During an open United States Senate Appropriations Subcommittee on Defense hearing held last month Musk testified that SpaceX could handle all of the U.S. Air Force’s payloads, “and more.” However, after five years of flying the Falcon 9 the company has only been able to conduct launches at the rate of about 1.8 times a year – this includes commercial payloads as well as those carried out on NASA’s behalf. By comparison ULA conducts launches at the rate of almost once a month – more than six times what SpaceX has demonstrated the capability of carrying out. It is unclear at this point if Musk’s testimony is based on estimates of what his company might be able to accomplish with the estimated influx of revenue from Department of Defense contracts.

United Launch Alliance is currently the sole service provider for Department of Defense contracts. Photo Credit: ULA

ULA is currently the sole service provider to launch Department of Defense missions. Photo Credit: ULA

Moreover, many SpaceX launches are delayed. The recent launch of the third operational flight carried out under the $1.6 billion Commercial Resupply Services contract that SpaceX has with NASA is a good example of this as it flew a year later than originally announced and was delayed at least ten times.

The U.S. Air Force has been reviewing the Falcon 9’s previous launches and has yet to issue formal certification. Musk and SpaceX have stated that they would like for the contract with ULA to be cancelled, and reevaluated in a few months after SpaceX has had the opportunity to be certified.

SpaceX is not alone in suing Colorado-based ULA. Late last year, Orbital Sciences Corporation sued ULA over a dispute stemming from the ability to acquire the Russian-built RD-180 rocket engine.

This is not SpaceX’s first lawsuit involving other space firms or critics. In 2005 SpaceX sued Boeing and Lockheed-Martin on a similar issue. In 2011 Musk sued Valador Inc. and the company’s Vice President, Joe Fragola, for criticizing the safety of the Falcon 9.

Not all of Musk’s statements today were of a legal nature – the SpaceX Founder and CEO stated that: “I’m happy to confirm we were able to do a soft landing in the Atlantic. All the data we received back indicates it did the soft landing and was in healthy condition after that.”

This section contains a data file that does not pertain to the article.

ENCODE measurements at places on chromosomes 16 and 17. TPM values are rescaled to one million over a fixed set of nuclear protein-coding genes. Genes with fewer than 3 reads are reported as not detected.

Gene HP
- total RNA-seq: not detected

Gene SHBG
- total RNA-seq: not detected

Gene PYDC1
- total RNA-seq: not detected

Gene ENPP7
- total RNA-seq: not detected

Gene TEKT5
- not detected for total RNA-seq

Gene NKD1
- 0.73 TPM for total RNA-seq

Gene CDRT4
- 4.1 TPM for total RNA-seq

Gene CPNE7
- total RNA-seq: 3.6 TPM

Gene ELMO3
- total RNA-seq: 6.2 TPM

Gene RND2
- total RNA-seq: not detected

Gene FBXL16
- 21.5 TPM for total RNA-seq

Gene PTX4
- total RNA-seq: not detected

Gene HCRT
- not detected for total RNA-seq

If confirmed, this is a historic event as it marks the first soft landing of a liquid-fueled rocket booster.

“The recovery operations were challenging,” said Musk, citing the rough seas that greeted the Falcon 9’s first stage upon landing. “It does look like the stage was subsequently destroyed by wave action.”

Two days went by before recovery ships were able to search for the booster. By that point only pieces remained including one of the landing legs and pieces of the rocket’s interstage assembly. The booster stage was able to transmit video of its descent and SpaceX has stated that a cleaned-up version will be released soon. The company’s goal is to make the Falcon rocket reusable and Musk has said he hopes to reduce the cost of sending payloads into space to one percent of the cost today.  By the year’s end, Musk hopes to have the Falcon capable of returning to a Florida-based landing pad. Another attempt at a soft landing in the Atlantic is to come and at that time the firm hopes to have a larger recovery vessel conduct recovery efforts. Musk also added that the next water landing attempt will take place much closer to land and that this should significantly aid the recovery effort.

httpv://youtu.be/a_rnija1nOA

Video courtesy of The National Press Club

 

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Heather Smith's fascination for space exploration – started at the tender age of twelve while she was on a sixth-grade field trip in Kenner, Louisiana, walking through a mock-up of the International Space Station and seeing the “space potty” (her terminology has progressed considerably since that time) – she realized at this point that her future lay in the stars. Smith has come to realize that very few people have noticed how much spaceflight technology has improved their lives. She has since dedicated herself to correcting this problem. Inspired by such classic literature as Anne Frank’s Diary, she has honed her writing skills and has signed on as The Spaceflight Group’s coordinator for the organization’s social media efforts.